Top 5 Oddball Fish for a 10-Gallon Aquarium
If you’ve been in the aquarium hobby for a while, you have probably owned a majority of the most popular fish sold at pet store chains. Keeping oddball species is a great next step for advancing your fish keeping knowledge. Oddball fish are more difficult to find and require special care. Our 5 favorite oddball fish can be kept in a 10-gallon aquarium if you’re up for the challenge and have limited space.
1. Shell Dwellers
Neolamprologus multifasciatus or “multis” are one of the smallest African cichlids that you can keep in a 10-gallon tank. The adults range in size from 1-2 inches (2.5-5 cm) and are covered with narrow vertical stripes. Although they may not be the most colorful fish, their bright personalities make up for it. They (along with other similar species) are called “shell dwellers” because they live, breed, and raise their babies in empty snail shells. These tiny bulldozers constantly rearrange their shells, dig pits in the substrate, defend their homes, and are a constant nuisance. Multis are territorial fish and should be kept in a species-only aquarium. The exception to the rule might be the Malaysian trumpet snail because this nocturnal invertebrate can burrow into the substrate and won’t be harmed if a multi decides to move it to the other side of the tank.
Since multis are Lake Tanganyikan cichlids, raise your pH to 7.5 or higher if needed using crushed coral or aragonite as the substrate. Although they are popular among hobbyists, it can be difficult for them to sex as young animals. To ensure that you have both males AND females, get six. The adults like to eat smaller fish foods like baby brine shrimp, cyclops, and mini sinking pellets. However, the fry won’t leave their shells until they’re bigger, so to increase their survival rate, make sure you feed plenty of powdered fry food and crushed flakes that can float inside their shells. If you are looking for something different than your regular planted community tank, these shell dwellers will amaze you with their antics.
Neolamprologus multiifasciatus, or “multis”
2. Freshwater Pipefish
The African freshwater pisci (Enneacampus andorgii) is a complex species. Because of the extensive diet required and the time involved, we recommend this fish only for experienced fish keepers. They are cousins to seahorses and like to attach their tails to objects while their heads move around. Provide them with plenty of fish tank decorations or aquarium plants to anchor to. The difficulty comes in their food requirements since they have small mouths and like to eat tiny live foods that move, such as baby brine shrimp and daphnia. To prevent food from getting swept away, you can use a sponge filter (or other low flow filtration) to keep them in check. They are best avoided as they can outcompete pipefish at mealtime. However, snails might be helpful in cleaning up after meals to collect any crumbs. Due to their difficulty level, they are not readily available in the aquarium hobby, so you may need to ask your local fish store if they can order them for you.
3. Pea Puffer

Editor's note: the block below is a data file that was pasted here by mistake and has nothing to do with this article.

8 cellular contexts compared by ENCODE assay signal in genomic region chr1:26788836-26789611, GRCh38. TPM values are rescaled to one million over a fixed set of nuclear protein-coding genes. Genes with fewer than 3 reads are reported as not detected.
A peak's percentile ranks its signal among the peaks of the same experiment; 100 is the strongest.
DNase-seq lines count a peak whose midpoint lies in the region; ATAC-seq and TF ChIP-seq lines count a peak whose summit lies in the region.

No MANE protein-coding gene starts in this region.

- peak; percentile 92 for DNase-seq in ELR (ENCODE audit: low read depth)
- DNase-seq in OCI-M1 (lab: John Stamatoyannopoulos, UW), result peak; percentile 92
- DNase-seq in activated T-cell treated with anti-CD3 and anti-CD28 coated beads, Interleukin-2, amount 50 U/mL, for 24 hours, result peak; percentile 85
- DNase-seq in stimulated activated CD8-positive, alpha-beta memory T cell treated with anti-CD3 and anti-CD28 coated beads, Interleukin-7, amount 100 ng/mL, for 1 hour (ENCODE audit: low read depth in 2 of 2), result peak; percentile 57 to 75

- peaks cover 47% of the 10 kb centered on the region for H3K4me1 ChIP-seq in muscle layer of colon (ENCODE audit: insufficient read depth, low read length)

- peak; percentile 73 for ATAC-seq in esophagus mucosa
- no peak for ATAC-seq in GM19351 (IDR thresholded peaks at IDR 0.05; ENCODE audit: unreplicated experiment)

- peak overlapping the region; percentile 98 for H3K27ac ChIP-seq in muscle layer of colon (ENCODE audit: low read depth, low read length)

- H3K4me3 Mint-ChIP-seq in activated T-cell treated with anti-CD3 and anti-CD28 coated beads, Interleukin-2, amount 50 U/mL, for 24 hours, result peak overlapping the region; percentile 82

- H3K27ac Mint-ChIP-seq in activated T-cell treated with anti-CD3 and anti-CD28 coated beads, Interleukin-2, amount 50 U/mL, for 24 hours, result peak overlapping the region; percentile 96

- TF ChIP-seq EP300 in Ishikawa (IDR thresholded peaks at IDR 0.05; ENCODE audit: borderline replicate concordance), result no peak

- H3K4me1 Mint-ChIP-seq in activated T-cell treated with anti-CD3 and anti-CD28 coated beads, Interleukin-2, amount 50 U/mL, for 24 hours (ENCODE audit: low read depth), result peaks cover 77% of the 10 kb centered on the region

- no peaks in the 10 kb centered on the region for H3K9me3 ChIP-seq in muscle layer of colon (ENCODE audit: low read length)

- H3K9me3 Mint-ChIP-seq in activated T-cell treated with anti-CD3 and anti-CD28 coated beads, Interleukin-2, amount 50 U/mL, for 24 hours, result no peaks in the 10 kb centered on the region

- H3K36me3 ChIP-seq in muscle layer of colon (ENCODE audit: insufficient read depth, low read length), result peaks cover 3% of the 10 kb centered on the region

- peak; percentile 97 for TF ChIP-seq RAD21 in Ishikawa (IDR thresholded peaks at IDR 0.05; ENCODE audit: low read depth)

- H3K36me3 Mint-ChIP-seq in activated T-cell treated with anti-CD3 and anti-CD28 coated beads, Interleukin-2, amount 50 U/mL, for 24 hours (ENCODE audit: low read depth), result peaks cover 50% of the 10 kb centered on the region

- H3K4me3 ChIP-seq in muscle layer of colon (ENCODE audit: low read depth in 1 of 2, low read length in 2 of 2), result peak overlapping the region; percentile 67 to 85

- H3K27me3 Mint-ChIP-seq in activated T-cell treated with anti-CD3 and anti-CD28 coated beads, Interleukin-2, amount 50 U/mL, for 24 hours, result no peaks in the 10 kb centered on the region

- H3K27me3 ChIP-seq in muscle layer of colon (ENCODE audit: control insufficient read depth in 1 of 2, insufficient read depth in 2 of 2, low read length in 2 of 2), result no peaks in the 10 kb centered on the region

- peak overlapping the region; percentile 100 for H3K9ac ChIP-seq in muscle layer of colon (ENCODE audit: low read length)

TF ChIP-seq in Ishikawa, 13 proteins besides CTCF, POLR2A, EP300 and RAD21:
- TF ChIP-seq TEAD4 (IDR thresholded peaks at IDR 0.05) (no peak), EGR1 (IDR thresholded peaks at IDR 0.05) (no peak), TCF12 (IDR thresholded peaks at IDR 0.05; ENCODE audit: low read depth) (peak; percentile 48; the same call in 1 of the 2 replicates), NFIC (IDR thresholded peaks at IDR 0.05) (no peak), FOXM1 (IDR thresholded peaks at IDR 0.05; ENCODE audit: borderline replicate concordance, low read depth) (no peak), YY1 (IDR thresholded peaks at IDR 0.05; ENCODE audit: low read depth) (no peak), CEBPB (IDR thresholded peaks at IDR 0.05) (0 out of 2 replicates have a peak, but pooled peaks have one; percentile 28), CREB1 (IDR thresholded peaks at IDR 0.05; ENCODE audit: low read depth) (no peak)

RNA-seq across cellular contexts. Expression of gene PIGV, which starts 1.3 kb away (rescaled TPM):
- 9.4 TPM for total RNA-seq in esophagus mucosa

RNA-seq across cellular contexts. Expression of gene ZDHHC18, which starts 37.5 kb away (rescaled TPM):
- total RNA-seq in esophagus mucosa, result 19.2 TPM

Carinotetraodon, also called the pea puffer or dwarf puffer, is a 1-inch (2.5cm) freshwater pufferfish. They are semi-aggressive and have a preference for certain foods. Feisty males like to fight with other males to establish dominance and chase females for breeding. Some believe it is safer to have one, while others prefer a larger school. A 10-gallon aquarium can house one dwarf puffer, and it will establish the tank as its territory. A predominately empty aquarium is not something most people want to see. You can keep two to three males and one or three females. Fish stores often receive juveniles that are difficult to sex so it is a good idea to obtain six pufferfish, and then return some as they get older.
A lot of aquarium decorations, such as rocks, driftwood and plants, can be added to the tank to provide enrichment and reduce fighting. Feed them live foods like small snails and frozen foods like bloodworms and brine shrimp. To avoid nutrient deficiencies, consider adding a vitamin supplement to soak the frozen foods or try training them to eat Hikari Vibra Bites (little food sticks that look like bloodworms). For more information, read our complete care guide on pea puffers.
Pea and dwarf puffers
4. Scarlet Badis
Dario dario, a 1-inch (22.5 cm) oddball nanofish, is well-known for its bright red coloration and vertical striping. The micropredator is similar to the dwarf puffer. They prefer tiny live foods, such as microworms, and frozen foods, like daphnia. However, they can be territorial towards one another. You can only keep one male, or three to four, of these micropredators. This will ensure that there is less aggression. If you choose to keep just one scarlet badis, they tend to stay near the bottom of the aquarium, so you could add some peaceful tank mates like clown killifish swimming up top and pink ramshorn snails as the janitorial staff. Your 10-gallon aquarium can be transformed into a sanctuary for this beautiful species by adding lots of aquarium plants.
5. Kuhli Loach
If you’ve ever thought it would be cool to own a snake but your family members don’t approve, kuhli loaches might be a good alternative. Pangio kuhlii is a miniature eel that has vertical bands of alternating tannishyellow and dark brown. You can encourage this nocturnal bottom dweller to go out at night to hunt for food. If you have at least three to six kuhli locaches, and lots of plants and hiding spots, it will be more inclined to seek out food. You can encourage them to be braver if they are surrounded with calm tank mates, like green neon tetras or ember tetras. You can read more about how to care for kuhli loaches in our article.
You can find more information on our top 10 list of freshwater plants and fishes on the blog.